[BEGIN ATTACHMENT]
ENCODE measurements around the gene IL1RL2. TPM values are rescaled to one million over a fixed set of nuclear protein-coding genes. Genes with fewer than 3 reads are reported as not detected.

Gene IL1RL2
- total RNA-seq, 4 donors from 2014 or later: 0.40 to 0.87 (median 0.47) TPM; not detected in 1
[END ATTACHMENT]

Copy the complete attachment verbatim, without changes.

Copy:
ENCODE measurements around the gene IL1RL2. TPM values are rescaled to one million over a fixed set of nuclear protein-coding genes. Genes with fewer than 3 reads are reported as not detected.

Gene IL1RL2
- total RNA-seq, 4 donors from 2014 or later: 0.40 to 0.87 (median 0.47) TPM; not detected in 1